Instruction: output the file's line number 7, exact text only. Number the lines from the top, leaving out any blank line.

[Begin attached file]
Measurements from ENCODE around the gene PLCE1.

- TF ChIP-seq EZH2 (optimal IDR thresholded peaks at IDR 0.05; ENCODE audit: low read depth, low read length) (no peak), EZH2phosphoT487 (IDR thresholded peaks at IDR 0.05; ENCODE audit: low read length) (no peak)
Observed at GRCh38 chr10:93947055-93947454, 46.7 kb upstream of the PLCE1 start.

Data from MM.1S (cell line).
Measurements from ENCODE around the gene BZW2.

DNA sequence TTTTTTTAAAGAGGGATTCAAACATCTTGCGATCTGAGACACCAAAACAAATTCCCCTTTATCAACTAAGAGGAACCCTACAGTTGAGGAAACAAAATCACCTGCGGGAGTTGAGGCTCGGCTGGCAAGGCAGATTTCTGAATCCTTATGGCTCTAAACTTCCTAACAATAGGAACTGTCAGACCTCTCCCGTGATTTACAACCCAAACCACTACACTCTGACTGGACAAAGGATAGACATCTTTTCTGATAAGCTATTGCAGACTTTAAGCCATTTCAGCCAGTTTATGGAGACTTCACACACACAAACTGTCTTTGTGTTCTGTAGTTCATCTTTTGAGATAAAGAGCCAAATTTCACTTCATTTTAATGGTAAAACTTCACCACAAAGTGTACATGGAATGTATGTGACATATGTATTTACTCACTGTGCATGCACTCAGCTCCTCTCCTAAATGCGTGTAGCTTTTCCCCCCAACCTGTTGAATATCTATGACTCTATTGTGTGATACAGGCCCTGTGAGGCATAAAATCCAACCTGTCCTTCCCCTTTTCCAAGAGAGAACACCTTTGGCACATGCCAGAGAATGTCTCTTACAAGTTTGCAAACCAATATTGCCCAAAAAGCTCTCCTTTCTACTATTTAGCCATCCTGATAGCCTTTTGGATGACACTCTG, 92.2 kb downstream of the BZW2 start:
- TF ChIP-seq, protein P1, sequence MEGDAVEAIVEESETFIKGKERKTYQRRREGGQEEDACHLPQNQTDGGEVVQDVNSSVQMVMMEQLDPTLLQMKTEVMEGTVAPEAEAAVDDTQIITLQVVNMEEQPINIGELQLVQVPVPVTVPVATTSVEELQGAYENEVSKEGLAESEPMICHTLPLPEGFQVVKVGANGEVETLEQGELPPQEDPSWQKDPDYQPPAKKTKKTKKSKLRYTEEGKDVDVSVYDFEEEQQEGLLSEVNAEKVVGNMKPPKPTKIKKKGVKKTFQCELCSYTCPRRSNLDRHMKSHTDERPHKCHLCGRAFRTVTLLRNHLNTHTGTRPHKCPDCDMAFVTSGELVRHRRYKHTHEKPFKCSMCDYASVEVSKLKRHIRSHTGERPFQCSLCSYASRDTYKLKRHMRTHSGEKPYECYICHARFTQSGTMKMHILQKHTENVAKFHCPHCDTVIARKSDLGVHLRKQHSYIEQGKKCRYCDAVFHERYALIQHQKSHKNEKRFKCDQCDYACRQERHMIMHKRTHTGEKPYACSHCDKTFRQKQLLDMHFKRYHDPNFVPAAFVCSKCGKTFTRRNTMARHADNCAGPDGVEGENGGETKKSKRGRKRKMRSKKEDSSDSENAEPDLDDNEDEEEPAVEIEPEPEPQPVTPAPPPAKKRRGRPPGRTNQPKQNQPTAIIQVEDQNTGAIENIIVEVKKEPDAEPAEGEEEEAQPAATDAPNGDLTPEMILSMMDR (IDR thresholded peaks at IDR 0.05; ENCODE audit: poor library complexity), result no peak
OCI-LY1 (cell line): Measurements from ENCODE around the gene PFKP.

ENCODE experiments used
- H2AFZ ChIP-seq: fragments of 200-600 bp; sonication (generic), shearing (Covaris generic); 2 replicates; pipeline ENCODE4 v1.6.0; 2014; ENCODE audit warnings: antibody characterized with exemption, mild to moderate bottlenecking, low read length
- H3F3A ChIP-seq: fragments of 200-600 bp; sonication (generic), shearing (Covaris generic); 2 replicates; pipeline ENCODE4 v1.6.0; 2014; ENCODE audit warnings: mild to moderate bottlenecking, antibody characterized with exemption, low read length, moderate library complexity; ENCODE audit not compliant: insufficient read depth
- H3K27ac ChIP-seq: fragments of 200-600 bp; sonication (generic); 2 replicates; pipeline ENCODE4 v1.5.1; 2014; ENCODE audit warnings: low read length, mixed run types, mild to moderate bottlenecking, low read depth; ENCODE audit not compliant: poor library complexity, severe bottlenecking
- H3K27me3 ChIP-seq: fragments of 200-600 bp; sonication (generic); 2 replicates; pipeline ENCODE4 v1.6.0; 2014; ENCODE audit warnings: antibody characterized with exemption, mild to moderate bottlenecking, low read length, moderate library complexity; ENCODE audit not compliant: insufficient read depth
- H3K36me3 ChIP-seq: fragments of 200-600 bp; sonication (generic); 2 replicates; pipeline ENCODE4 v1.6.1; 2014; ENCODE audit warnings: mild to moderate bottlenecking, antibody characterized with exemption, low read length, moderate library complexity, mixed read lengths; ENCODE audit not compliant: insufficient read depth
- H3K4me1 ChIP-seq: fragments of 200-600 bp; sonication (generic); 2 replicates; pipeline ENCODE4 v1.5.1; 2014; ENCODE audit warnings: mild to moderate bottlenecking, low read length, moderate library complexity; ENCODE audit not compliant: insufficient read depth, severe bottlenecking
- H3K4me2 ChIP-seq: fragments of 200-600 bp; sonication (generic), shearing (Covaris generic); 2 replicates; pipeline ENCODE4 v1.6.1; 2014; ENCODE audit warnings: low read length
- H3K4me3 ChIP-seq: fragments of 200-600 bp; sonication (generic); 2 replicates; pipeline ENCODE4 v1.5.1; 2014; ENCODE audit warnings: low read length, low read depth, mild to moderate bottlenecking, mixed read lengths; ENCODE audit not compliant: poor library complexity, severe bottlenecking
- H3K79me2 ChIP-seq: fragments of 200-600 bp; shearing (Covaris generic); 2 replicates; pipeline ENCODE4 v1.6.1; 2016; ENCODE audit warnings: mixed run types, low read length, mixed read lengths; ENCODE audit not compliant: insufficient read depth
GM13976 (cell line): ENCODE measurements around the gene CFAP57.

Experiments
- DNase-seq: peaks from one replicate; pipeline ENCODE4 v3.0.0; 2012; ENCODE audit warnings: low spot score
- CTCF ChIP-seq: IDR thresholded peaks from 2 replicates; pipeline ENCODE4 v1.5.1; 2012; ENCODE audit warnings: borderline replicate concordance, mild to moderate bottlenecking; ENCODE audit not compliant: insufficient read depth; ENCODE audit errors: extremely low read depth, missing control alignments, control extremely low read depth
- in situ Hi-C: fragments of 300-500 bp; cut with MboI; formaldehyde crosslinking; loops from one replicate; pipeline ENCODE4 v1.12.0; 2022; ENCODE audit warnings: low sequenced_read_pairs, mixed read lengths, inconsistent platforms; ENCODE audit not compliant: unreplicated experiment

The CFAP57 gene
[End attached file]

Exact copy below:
- TF ChIP-seq, protein P1, sequence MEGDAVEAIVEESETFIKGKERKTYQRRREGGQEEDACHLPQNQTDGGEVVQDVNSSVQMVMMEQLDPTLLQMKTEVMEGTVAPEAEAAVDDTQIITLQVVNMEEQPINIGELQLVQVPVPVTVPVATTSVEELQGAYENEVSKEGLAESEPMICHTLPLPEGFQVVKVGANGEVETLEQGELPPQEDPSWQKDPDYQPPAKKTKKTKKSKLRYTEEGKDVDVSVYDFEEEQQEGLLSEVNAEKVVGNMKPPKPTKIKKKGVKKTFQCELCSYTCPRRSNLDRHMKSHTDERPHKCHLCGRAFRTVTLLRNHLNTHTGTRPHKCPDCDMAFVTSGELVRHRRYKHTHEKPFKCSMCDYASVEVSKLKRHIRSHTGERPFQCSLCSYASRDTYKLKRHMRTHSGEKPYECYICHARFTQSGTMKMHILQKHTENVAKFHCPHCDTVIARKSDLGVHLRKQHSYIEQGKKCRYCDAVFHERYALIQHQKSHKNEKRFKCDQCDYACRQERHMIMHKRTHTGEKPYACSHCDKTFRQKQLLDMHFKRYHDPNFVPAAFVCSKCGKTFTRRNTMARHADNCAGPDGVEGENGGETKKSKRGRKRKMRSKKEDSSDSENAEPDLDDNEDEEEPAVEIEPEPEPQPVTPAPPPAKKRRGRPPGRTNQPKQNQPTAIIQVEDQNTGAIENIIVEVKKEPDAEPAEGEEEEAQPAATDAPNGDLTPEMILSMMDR (IDR thresholded peaks at IDR 0.05; ENCODE audit: poor library complexity), result no peak